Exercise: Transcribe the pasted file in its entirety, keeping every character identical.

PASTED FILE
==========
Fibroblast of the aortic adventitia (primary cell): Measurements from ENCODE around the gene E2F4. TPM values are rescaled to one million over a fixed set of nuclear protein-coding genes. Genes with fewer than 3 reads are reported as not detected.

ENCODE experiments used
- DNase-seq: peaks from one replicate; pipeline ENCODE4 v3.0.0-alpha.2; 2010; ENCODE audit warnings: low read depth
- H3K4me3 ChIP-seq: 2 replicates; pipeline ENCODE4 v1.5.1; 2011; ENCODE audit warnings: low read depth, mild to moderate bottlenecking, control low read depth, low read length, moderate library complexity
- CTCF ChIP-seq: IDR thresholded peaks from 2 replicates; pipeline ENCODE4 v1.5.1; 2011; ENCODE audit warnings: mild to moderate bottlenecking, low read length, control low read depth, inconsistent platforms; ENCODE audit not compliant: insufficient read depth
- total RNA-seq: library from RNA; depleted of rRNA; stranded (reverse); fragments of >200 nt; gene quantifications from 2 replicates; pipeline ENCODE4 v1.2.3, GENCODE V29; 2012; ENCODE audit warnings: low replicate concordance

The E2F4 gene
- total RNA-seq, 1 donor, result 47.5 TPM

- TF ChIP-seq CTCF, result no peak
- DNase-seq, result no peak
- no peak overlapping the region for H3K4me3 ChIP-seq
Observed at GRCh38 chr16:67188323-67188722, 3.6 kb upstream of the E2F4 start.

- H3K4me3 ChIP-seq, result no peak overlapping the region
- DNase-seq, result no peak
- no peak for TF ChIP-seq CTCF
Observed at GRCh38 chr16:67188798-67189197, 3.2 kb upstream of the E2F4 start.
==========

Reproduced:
Fibroblast of the aortic adventitia (primary cell): Measurements from ENCODE around the gene E2F4. TPM values are rescaled to one million over a fixed set of nuclear protein-coding genes. Genes with fewer than 3 reads are reported as not detected.

ENCODE experiments used
- DNase-seq: peaks from one replicate; pipeline ENCODE4 v3.0.0-alpha.2; 2010; ENCODE audit warnings: low read depth
- H3K4me3 ChIP-seq: 2 replicates; pipeline ENCODE4 v1.5.1; 2011; ENCODE audit warnings: low read depth, mild to moderate bottlenecking, control low read depth, low read length, moderate library complexity
- CTCF ChIP-seq: IDR thresholded peaks from 2 replicates; pipeline ENCODE4 v1.5.1; 2011; ENCODE audit warnings: mild to moderate bottlenecking, low read length, control low read depth, inconsistent platforms; ENCODE audit not compliant: insufficient read depth
- total RNA-seq: library from RNA; depleted of rRNA; stranded (reverse); fragments of >200 nt; gene quantifications from 2 replicates; pipeline ENCODE4 v1.2.3, GENCODE V29; 2012; ENCODE audit warnings: low replicate concordance

The E2F4 gene
- total RNA-seq, 1 donor, result 47.5 TPM

- TF ChIP-seq CTCF, result no peak
- DNase-seq, result no peak
- no peak overlapping the region for H3K4me3 ChIP-seq
Observed at GRCh38 chr16:67188323-67188722, 3.6 kb upstream of the E2F4 start.

- H3K4me3 ChIP-seq, result no peak overlapping the region
- DNase-seq, result no peak
- no peak for TF ChIP-seq CTCF
Observed at GRCh38 chr16:67188798-67189197, 3.2 kb upstream of the E2F4 start.